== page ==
ST. CLOUD, Minn. — "The Odd Couple" by Neil Simon was first a play, then a movie and then it was turned into a TV series. The comedy is about two divorced men who become roommates.
In the TV series that ran from 1970-75, the differences between the ultra-neat Felix Unger and the sloppy Oscar Madison were plot lines in several episodes. Corey Millen and Tom Chorske were roommates when they were teammates at the University of Minnesota during the 1986-87 season and again in 1993-94 when they were playing for the NHL's New Jersey Devils.
"We've had lots of laughs over the year," Chorske said. "If we were Felix and Oscar, I was probably Felix. Back then, I took up more of the cleaning up role and being a little more organized.
"He's caught up and he's organized now as a coach."
On April 2, the two were reunited on another hockey team. Millen was named the head coach and Chorske the general manager of the St. Cloud Blizzard junior hockey team that plays in the North American Hockey League.
In the 1985-86 season, Chorske was a freshman and Millen was a junior for the Gophers.
"I had to teach him a lot of things," joked Millen, who was a Second Team All-American as a junior. "We were three years apart ... when it was all said and done, he wasn't a guy where we were spending a lot of time together, though the team would go and do some things together.
"The fall the following year (1986-87), Tom and Marty Nanne needed a place to stay and we had a real nice place. Somehow we got connected and it ended up being a real good situation. From there, our friendship grew substantially."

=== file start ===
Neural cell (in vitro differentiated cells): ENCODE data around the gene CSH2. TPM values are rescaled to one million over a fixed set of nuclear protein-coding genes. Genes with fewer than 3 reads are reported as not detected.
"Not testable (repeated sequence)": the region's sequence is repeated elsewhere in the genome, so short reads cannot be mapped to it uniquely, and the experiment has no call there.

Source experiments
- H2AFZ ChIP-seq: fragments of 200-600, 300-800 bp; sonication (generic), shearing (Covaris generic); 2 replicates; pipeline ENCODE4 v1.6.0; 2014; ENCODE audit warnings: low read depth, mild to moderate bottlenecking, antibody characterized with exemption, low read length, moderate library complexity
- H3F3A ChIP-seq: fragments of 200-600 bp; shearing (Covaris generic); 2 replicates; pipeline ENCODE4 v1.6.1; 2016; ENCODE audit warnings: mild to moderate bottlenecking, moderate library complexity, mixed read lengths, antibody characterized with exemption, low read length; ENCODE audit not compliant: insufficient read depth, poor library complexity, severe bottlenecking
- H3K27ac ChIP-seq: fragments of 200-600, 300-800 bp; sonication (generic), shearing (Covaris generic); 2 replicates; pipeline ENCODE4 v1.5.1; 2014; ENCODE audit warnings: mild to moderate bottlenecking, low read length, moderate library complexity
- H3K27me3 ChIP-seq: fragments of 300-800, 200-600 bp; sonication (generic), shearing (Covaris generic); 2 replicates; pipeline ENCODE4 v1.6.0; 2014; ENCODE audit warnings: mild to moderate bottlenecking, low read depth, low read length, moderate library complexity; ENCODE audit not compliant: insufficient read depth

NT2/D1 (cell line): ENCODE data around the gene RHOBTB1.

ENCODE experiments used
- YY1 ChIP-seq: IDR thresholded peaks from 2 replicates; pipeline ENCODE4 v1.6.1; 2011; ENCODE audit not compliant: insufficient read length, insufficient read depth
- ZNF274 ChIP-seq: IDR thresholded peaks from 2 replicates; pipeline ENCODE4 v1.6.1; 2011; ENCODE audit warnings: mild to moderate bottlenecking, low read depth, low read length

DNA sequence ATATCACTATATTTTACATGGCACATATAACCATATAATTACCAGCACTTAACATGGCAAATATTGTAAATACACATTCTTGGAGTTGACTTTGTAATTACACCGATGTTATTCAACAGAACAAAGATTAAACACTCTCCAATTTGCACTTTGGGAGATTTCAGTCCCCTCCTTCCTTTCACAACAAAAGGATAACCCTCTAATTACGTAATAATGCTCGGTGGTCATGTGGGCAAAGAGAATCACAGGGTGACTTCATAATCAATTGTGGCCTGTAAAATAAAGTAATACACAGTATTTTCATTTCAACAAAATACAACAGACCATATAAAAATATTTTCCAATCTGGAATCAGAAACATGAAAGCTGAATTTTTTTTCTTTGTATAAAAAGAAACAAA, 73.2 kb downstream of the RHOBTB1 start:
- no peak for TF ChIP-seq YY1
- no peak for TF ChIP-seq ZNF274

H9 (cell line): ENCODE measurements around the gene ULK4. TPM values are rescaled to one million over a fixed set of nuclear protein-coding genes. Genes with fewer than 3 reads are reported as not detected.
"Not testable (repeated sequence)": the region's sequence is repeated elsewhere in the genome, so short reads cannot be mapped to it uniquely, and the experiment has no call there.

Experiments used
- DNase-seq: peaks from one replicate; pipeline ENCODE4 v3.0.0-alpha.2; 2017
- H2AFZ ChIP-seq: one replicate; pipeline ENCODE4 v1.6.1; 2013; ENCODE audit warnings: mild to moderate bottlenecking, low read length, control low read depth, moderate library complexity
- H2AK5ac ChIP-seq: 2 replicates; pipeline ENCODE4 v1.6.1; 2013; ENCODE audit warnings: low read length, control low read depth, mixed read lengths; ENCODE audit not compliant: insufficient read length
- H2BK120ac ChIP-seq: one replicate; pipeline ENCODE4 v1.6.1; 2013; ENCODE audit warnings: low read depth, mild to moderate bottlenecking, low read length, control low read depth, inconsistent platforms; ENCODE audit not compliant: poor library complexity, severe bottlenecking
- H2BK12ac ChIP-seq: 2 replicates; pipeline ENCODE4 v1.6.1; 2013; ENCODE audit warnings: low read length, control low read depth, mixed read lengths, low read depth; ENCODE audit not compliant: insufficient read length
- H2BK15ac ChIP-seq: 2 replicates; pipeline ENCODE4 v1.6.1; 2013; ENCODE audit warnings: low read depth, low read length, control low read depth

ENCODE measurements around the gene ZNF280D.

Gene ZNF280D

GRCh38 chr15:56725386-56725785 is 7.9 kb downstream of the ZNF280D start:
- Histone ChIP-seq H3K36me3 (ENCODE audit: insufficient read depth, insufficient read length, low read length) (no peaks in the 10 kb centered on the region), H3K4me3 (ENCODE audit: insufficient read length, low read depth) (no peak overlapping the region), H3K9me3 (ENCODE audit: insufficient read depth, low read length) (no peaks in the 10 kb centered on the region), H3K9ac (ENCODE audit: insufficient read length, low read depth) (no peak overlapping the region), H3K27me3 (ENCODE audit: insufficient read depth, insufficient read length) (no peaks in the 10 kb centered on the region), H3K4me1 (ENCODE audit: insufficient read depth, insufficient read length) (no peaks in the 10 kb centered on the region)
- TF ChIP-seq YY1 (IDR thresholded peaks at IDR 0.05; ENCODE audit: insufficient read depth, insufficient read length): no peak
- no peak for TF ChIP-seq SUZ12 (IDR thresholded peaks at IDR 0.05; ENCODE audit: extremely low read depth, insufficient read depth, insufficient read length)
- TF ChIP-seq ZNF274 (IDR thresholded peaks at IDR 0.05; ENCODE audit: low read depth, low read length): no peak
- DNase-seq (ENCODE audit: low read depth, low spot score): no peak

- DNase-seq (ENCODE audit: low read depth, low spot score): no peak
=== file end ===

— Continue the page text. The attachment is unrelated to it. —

After he finished his eligibility, Millen would sign with the New York Rangers, who had drafted him in the third round in 1982. Millen got traded to the Los Angeles Kings and then was traded to the Devils in 1993. Chorske was a first-round draft pick of the Montreal Canadiens in 1985, signed with them in 1989 and got traded to the Devils in 1991.
Chorske, 53, played pro hockey until 2001, playing his last season with the Houston Aeros. Millen, 56, played in the NHL until 1997 and then played pro hockey in Germany and Switzerland before retiring in 2003.
The Blizzard will be the third NAHL team that Millen has been the head coach for. He was the head coach for the Alaska Avalanche for the 2011-12 season and then was the head coach for the Minnesota Wilderness from 2013-16. The Wilderness, who are based in his hometown of Cloquet, Minn., won the NAHL's Robertson Cup as its playoff champions in 2015 and he has a 145-66-12-10-17 regular season record in the league.
In Millen's first season with the Wilderness, the team had won the Dudley-Hewitt Cup in the Canadian Junior 'A' playoffs the previous season. Millen is inheriting a different situation with the Blizzard.
The Blizzard moved to St. Cloud in the summer of 2019, had the second-worst record in the 26-team league (10-37-4-1) and the team has not had a winning record since the 2016-17 season.
"We need to try to work with the culture," said Millen, who played for Team USA in the 1984 and 1988 Olympics. "I like to think that most of my teams worked. We had three really good (Wilderness) teams. Philosophically, I'm probably going to try to do some of the same things.
"I think we were organized as a group. Each team has a little bit of its own identity. But we want to build a strong culture off the ice."